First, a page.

The soft whisper of morning was broken by her first cry. And in the adventus hour of wakefulness which follows birth she directed her gaze toward the voice which she had come to recognize as that of her mother. The womb had revealed her treasure and now one woman looked up, while another, fixed her gaze downward. Their eyes met and comfort flowed between them.
Beloved by her father, part of a large family, the woman was allowed to experience a measure of free will. Entering young adulthood she chose to teach in a village school. When a marriage proposal was forthcoming, she lived up to her family name: Sadaqat. The truth is that she sincerely was not ready for marriage. So the response from her father was a firm “no”. Months passed and one season beckoned to the next. Generation continued to call out to generation. Life seemed calm and full of promise.
The shadows tangled along the road when the men came for her. Toting the petrol along with their fists tightly clenched, they set out to teach the woman a lesson. Brute force with the cunning of a lynx approached the home. The men knew she was alone, caring for a much younger sister whilst her family attended a funeral. Faces more prideful than Nanga Parbut, a deep sense of dishonor by the father of the jilted suitor had built into glacial acidic acid.
The woman could not put up much of a fight because she was outnumbered. Bullies always run in packs. But as she doubled over in pain she instinctively reached to protect that area where future treasure awaited her own life. Woman. Thy name is called Woman.
Her nostrils picked up the scent of the petrol and as the patterns of fire cast shadows upon the wall, her fingers fanned out like a moth beating against the flame. The excruciating pain finally gave way to welcome darkness. She found herself drifting, drifting, moving away from the voices; away from the torture toward obsidian blackness. Thy name is Woman: vulnerable, dependent upon Mercy for the seasons of thy life and travail.
She found herself seated on a chair and being carried along a rutted path when a familiar sound brought her back into consciousness. It was the sound which she had heard as her mother labored to bring her to birth. The woman listened as her mother cried. It was a mighty heaving torn from the breast and catapulted into the sky. At first, she was unsure regarding the immense outpouring of grief. And then she remembered. She blocked the images scattered around the edges of her emerging consciousness. They cut, like shattered glass.
Woman. The tears on her own face were now wet with the memories of her life. She was woman: unique, beloved by God, but cursed by a land called Pakistan. She was woman. And she knew that she was dying. Hands already gnarled like the branches of a dead tree – she was unable to wipe the tears from her own eyes.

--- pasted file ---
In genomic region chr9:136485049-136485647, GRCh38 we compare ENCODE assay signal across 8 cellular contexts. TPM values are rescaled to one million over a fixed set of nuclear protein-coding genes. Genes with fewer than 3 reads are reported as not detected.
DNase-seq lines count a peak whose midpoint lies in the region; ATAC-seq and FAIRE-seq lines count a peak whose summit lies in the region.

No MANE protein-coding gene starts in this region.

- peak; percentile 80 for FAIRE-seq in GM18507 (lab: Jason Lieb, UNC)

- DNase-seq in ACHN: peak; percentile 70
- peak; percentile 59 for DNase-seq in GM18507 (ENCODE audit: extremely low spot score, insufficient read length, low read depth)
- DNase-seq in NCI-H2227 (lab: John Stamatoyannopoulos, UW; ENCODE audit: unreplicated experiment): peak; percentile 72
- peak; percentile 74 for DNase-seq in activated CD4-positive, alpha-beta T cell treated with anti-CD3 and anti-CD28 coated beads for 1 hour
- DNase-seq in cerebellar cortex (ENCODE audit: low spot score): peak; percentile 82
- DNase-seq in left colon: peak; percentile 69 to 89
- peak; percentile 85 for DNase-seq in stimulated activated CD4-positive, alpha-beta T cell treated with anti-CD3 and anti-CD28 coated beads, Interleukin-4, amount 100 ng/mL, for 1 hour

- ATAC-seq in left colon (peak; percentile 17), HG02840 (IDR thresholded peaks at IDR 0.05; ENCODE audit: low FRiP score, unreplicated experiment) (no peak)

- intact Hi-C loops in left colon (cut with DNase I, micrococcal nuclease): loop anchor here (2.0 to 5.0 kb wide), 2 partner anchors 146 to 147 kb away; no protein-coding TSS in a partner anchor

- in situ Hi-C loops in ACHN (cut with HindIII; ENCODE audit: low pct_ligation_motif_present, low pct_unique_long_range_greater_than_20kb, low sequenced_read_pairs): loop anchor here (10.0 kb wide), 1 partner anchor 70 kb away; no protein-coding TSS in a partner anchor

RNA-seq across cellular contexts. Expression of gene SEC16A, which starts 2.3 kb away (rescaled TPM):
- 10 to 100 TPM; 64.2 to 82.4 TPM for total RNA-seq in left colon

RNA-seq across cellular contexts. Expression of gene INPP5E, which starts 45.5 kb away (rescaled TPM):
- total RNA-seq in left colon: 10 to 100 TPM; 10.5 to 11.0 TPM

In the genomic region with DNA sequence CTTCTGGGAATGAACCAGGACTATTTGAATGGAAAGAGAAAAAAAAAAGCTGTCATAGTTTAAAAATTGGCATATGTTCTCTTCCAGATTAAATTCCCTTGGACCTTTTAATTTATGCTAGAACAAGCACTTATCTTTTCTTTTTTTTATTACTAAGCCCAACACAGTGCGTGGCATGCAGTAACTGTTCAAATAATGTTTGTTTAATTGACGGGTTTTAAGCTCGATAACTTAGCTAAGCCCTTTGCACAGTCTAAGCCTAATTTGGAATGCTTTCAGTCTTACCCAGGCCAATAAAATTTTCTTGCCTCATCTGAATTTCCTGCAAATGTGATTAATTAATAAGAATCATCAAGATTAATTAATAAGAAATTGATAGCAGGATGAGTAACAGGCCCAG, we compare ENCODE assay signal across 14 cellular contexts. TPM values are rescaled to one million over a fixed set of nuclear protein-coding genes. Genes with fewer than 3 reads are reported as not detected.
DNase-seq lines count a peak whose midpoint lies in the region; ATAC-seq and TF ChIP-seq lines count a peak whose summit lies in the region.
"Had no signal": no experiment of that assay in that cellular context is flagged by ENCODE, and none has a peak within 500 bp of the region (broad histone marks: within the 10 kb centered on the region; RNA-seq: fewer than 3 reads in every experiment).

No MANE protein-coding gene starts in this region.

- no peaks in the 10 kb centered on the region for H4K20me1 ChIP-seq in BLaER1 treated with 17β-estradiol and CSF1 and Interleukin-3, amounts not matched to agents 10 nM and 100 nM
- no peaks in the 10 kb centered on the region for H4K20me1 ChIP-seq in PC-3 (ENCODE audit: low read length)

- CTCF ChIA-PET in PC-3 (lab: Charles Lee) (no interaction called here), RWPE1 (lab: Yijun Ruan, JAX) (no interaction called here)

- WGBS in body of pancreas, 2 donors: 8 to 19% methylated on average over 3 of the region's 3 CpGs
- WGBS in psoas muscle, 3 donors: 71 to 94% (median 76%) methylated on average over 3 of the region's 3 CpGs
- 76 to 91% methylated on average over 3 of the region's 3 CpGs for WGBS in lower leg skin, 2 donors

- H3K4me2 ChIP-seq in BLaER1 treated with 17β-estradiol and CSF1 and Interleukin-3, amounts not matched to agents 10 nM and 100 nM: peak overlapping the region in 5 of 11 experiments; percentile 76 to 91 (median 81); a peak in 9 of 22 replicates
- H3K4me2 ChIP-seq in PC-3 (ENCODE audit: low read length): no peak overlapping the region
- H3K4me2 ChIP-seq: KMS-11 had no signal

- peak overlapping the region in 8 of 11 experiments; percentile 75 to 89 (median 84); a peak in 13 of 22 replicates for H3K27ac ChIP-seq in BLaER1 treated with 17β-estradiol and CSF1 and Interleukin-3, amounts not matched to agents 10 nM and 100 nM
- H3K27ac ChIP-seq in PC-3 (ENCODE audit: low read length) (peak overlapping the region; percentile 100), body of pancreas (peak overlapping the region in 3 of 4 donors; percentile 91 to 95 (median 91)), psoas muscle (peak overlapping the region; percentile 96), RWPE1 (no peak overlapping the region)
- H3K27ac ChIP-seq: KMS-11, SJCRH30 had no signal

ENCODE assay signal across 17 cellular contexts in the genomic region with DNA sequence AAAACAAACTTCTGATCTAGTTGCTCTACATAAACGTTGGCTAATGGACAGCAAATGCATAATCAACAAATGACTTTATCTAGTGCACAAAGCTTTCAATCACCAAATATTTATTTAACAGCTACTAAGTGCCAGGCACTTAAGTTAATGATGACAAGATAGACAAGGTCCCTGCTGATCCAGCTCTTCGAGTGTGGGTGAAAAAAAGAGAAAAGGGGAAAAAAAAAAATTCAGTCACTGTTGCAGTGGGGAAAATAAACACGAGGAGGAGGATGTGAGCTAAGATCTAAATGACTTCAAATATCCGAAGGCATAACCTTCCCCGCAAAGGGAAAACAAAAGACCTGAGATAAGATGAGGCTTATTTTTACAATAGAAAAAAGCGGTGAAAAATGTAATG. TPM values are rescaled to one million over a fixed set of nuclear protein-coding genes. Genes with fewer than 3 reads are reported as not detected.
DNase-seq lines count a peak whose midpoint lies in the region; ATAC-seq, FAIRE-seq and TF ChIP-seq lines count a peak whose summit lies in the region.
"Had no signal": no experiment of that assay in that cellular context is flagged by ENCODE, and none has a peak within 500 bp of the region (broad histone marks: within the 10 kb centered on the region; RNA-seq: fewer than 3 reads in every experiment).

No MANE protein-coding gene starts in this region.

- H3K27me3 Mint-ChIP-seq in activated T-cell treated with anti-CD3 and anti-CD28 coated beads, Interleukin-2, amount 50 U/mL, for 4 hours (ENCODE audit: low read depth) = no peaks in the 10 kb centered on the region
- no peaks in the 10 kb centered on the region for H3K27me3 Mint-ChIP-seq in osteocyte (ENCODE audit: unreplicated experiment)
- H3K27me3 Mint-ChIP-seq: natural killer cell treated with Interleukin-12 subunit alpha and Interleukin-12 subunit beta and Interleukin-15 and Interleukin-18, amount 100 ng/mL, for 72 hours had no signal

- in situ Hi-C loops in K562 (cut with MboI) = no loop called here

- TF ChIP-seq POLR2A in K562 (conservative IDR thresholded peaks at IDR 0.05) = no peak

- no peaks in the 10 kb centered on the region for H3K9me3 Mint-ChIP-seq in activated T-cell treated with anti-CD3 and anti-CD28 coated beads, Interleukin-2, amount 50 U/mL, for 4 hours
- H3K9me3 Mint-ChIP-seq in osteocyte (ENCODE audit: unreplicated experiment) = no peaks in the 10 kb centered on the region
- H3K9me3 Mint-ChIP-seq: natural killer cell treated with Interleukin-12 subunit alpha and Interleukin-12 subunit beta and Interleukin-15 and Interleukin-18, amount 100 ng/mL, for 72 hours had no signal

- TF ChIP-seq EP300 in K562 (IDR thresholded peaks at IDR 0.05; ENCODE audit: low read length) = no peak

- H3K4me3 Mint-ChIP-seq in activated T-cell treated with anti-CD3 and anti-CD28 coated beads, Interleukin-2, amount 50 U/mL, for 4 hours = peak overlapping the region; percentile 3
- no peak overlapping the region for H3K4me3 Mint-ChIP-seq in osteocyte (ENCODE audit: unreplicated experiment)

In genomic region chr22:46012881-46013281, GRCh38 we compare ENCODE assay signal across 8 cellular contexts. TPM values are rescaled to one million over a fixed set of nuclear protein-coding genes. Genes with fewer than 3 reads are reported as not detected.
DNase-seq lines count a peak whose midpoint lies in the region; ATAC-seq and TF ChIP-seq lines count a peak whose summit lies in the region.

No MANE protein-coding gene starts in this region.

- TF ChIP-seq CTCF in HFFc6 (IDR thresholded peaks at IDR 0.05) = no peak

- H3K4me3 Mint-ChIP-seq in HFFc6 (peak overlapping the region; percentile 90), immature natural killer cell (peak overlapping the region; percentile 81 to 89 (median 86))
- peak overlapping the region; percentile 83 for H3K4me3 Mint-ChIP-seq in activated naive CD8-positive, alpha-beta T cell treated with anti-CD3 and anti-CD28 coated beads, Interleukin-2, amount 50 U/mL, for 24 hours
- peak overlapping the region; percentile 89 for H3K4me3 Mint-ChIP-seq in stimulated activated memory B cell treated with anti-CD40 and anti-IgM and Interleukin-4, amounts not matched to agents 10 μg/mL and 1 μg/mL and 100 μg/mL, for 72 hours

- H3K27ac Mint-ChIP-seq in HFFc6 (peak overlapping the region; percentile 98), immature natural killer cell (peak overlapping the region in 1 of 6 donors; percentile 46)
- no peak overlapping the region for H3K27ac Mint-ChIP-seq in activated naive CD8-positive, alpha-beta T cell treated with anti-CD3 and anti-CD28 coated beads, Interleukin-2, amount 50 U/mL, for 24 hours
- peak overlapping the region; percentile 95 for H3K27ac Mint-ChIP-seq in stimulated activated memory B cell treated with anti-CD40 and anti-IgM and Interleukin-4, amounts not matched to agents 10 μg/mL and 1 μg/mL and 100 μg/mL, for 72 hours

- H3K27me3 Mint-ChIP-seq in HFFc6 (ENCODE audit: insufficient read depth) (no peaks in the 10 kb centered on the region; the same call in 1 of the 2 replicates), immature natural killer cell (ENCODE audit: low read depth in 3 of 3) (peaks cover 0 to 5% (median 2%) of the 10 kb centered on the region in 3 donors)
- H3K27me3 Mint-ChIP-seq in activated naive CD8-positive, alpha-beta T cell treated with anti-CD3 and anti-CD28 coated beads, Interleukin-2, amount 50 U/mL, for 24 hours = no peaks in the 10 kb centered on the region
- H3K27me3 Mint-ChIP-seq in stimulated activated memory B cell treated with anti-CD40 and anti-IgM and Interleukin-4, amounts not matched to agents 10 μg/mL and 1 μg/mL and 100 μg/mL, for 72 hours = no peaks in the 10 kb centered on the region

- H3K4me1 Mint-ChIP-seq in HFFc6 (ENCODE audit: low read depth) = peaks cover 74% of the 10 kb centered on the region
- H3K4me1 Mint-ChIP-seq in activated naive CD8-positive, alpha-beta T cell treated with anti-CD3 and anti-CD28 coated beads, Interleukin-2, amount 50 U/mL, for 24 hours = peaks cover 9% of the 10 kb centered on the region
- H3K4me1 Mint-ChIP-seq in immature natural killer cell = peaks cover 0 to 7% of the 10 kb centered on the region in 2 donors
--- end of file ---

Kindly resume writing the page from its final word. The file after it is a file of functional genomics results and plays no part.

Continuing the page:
Sadaqat was laid into the soil from which springs a curse. In Pakistan, it remains a curse to be born a woman. Let’s take a moment and view a few statistics:
Violence Against Women (Islamic Republic of Pakistan)
2015: Pakistan formally investigated the cases of 76 women set on fire and 1,100 women killed in honor killings. It must be remembered that reported events do not accurately reflect the actual statistical forensic for violence against women.
Ninety percent of Pakistani women endure domestic violence. One in three women suffer extreme acts of violence: rape, acid attacks, honor killings, heaped-upon psychological verbal abuse. Many women do not report out regarding their circumstances for fear of greater reprisals. Those tasked with investigation retain a strong gender bias against women.
Pakistan consistently ranks in the top five – for the most dangerous countries for women.
What are the policy solutions needed to remove a curse from the soil of Pakistan? It seems the initial emphases needs to be on a concerted and sustained effort to educate the men. In the West, a man is deemed a gentleman based on his treatment of the woman. A man who hits a woman, denigrates a woman in public, or seeks to bully into submission is labeled a bastard. We have our bastards too. But the difference is that we do not tolerate them. We remove these men from society. They spend their days languishing in jails across the U.S.
The sociometric within Pakistani society remains an unhealthy choice which places the needs of the man above the needs of his counterpart. The fluid generational transfer of a corrosive pattern of thought must be contained. Pakistan has lacked containment policies. There are times within my own home where my husband and I have stood united and said, “This unhealthy family pattern which has been passed down through our generations stops with us. We will not allow this to continue. Our future generations will perform better than our past.”
Policies which lack enforcement are like an old lion without the teeth. Policies must be crafted which marry good governance with practical enforcement. Law becomes Grace when true justice is achieved. When law functions as it should, grace is extended to the aggrieved supplicant. Law without an endpoint of justice is malpractice. It seems the choke point within Pakistani society is the guardians of the public good: your own local police departments. Rapid professional investigations, warrants for arrest, and judicial intervention remain weak.
Blood money for crimes against women must be disavowed. What price can be placed on a woman and her generations? I like to think that we are pretty near darn priceless. We can cost a man all that he possesses and more. But what we give in return cannot be purchased with all of the money in the world. What price, for the love of a woman?
How many more women? I am a woman too. Answer me like a man. Look me in the eye…. for the sake of a woman with the family name of Sadaqat.